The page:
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Faith in the Man Upstairs

A young girl’s hope and faith are strengthened by her grandpa’s stories about God.

Finding faith in the Man Upstairs

Most of the kids in my town spent Sundays in church.

My parents worked our family car dealership from Monday to Saturday. They had too many chores to catch up with on Sunday for church. So when I had questions about God—and I had a lot—I went to Grandpa.

Every summer I visited my grandparents’ farm. Each morning after breakfast I followed Grandpa to the barnyard where he fed the animals. “They depend on us,” he told me as he poured fresh water for the cows one morning, “and they appreciate what we do for them.”

“God made animals, didn’t he, Grandpa?” I asked. “And people?”

“The Man Upstairs made everything on this earth, and everything in the heavens too,” he said.

The Man Upstairs was Grandpa’s special name for God. I never heard him call God anything else. When the animals were all set, I followed Grandpa out to the garden and helped him pull weeds from around the tomato plants. “Get your hands down there in the soil,” he told me. “Don’t be afraid to get dirty.”

I pulled the weeds just as Grandpa showed me. For each handful, I asked a handful of questions. “What happens in heaven? How do you get there? Does everyone go?”

If Grandpa was annoyed by my pestering he didn’t show it. “Why, you meet the Man Upstairs!” he said. “You float up through the clouds and into the sky beyond. We’ll all see each other up there one day, happy as can be with the angels in heaven.”

Despite Grandpa’s expert knowledge about God, he didn’t attend church on Sundays either. At least, not the church Grandma did. Grandpa didn’t feel comfortable looking for the Man Upstairs in a building. Not when his big, beautiful world was waiting outside.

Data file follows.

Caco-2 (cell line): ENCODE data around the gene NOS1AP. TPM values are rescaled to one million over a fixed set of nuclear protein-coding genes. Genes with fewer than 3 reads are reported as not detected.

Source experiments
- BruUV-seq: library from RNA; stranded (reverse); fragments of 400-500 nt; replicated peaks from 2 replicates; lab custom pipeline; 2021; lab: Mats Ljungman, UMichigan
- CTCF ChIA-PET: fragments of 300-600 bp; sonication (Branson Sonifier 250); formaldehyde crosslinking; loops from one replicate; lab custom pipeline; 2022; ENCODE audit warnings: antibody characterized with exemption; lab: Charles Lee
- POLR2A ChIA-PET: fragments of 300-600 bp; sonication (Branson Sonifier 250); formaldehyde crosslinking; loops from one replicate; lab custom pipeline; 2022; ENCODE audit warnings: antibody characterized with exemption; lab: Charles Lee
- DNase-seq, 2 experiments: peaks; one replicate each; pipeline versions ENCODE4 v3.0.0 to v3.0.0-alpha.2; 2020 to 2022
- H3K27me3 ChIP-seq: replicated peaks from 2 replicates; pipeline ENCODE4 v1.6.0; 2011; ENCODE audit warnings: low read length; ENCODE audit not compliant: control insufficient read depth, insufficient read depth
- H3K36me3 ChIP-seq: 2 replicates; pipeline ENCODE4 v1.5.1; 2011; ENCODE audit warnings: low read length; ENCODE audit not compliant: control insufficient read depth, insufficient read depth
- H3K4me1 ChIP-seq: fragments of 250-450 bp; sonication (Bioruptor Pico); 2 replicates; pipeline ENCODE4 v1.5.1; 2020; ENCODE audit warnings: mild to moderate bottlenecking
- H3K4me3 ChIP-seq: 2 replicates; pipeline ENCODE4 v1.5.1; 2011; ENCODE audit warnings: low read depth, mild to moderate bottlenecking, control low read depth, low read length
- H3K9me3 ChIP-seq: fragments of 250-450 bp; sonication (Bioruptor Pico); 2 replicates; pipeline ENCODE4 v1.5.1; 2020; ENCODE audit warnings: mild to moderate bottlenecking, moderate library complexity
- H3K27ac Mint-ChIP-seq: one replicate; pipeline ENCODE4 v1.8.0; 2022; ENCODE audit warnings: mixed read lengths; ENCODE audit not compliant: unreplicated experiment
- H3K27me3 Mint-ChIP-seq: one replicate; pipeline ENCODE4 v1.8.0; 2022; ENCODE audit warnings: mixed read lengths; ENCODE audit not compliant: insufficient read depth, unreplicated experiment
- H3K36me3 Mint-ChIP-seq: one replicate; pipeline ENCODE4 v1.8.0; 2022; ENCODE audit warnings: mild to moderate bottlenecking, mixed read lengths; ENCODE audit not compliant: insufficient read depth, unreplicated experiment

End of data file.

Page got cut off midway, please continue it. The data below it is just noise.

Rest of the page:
So that Sunday morning, when Grandma sat inside church, Grandpa packed me into his old truck. We drove up the big bluff on the south side of the farm to the meadow that served as his chapel.

We parked under the oak trees and got out. Grandpa snapped the tailgate down and lifted me onto it. Then he took off his beat-up hat and gazed up at the sky. I leaned back, dangling my legs over the tailgate. I waited until I could stand the silence no more.

“What are you doing, Grandpa?”

“Talking to the Man Upstairs.”

“About what?”

“Anything at all. I asked about my mother and father who are up there in heaven with him. Now I’m going to wait to hear his answer back to me.”
Grandpa went quiet. I looked at the sky, a dozen more questions forming in my head.

“How do you know if—?”

“Hush,” Grandpa said, pressing his finger to his lips. “If you’re quiet you’ll hear his voice in the wind. Now just listen. Listen.”

I sat up, cupping my hand around my ear, straining to hear what my grandpa could hear. The wind rustled the leaves above my head. Then, within the sound of the breeze in the trees, I heard a whisper of a voice. “I hear him, Grandpa!” I whispered. “I hear the Man Upstairs!”

There it was, right on the wind, what seemed like the tangible answer to all my questions. Maybe every single question I could ever ask. Because the truth came down to one thing: God was real. He knew me and wanted me to know him. He heard my questions, and he wanted me to listen for his answers.

It’s been years since I dangled my legs off Grandpa’s tailgate. But it was there in that meadow that I learned everything I needed to know. God was present in Grandpa’s chapel under the sky, just as sure as he was in Grandma’s church. A whisper on the wind told me so.

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